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A New Look at an Old Workhorse: Sensorimotor Neurofeedback.

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Presentation on theme: "A New Look at an Old Workhorse: Sensorimotor Neurofeedback."— Presentation transcript:

1 A New Look at an Old Workhorse: Sensorimotor Neurofeedback

2 Barbara U. Hammer, Ph.D., Agatha P. Colbert, M.D., Kimberly A. Brown, MSOM, Helfgott Research Institute, National College of Natural Medicine, Portland, OR, Elena C. Ilioi, Psychology Honours, McGill University, Montreal, Quebec, Canada, The authors wish to thank the Helfgott Research Institute of the National college of Natural Medicine for its support of this research, and William L. Gregory, Ph.D. for providing our statistical analysis. We appreciate of the generous time, energy, and support provided by our Research Assistants who helped in the development and conduct of the investigation: Sean E. Griffith of the Psychology Department at Duke University and Tineke Malus of the Natural College of Natural Medicine. This study was not supported by any industry funding.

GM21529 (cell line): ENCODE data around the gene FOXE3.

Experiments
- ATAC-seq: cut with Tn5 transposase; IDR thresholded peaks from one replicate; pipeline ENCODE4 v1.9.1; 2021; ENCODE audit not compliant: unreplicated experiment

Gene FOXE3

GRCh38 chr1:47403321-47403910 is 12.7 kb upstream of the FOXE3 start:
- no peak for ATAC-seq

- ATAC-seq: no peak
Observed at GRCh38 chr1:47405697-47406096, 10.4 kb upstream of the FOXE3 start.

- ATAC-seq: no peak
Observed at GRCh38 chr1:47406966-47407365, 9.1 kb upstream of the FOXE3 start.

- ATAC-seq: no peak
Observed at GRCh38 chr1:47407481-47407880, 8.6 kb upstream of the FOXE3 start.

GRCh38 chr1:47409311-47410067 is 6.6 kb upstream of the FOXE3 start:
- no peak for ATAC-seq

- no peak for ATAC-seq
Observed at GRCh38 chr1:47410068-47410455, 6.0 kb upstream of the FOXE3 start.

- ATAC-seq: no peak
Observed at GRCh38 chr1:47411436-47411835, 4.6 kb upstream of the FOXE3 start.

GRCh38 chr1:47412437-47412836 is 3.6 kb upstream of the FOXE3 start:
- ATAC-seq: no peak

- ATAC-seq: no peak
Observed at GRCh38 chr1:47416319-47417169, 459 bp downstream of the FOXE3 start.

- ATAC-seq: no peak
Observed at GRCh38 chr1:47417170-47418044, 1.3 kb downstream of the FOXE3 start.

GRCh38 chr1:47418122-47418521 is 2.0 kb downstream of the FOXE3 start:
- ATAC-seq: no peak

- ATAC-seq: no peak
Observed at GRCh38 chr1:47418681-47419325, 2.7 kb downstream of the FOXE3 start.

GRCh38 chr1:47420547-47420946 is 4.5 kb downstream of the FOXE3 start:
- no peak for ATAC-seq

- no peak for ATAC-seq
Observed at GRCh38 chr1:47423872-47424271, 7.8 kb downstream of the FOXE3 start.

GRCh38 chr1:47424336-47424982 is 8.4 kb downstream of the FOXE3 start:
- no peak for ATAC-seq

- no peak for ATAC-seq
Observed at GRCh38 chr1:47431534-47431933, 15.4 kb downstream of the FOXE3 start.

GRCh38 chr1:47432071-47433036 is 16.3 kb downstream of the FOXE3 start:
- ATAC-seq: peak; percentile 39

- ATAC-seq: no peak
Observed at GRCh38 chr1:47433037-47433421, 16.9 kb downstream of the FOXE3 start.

3 2005 NIH Conference on Insomnia declared Insomnia an Epidemic: 10-20% of adults, mostly Women & Seniors, have Insomnia Another 20-40% report sleep disturbances 40% of children, especially those with other vulnerabilities

4 National Sleep Foundation--November, 2009 27% say their sleep has been disturbed at least a few nights a week in the past month due to personal financial concerns (16%), the U.S. economy (15%), and/or employment concerns (10%). 54% of those losing sleep over economic concerns also had difficulty with their feelings at least a few days a week in the last month. People with sleep problems are sleeping less than 6 hours on a typical workday or weekday (35% vs. 14%); and/or They say they’ve driven drowsy at least once a month in the past year (41% vs. 23%). Problems resulting from Insomnia are increasing

5 National Sleep Foundation 2009 poll: Effects on Health and Daytime Funcitoning: Compared to their better sleeping counterparts, these people are more likely to report being unable to do the following because they are too sleepy: o Work well and efficiently (25%) o Exercise (30%) o Eat healthy (22% ) o Have sex (16% ) o Engage in leisure activities (28% )

6 Memory formation impairment=long-term memory impairment (Buzsaki, Sept.,2009) Additional health care costs up to $14 billion (NSF) Sleepy drivers =major public safety problem & cost(NSF) Higher work place accident rates & lost productivity estimated $80 billion (NSF) Reduced immunity if Sleep Efficiency <92% (Cohen, Oct., 2009) more Effects on Health: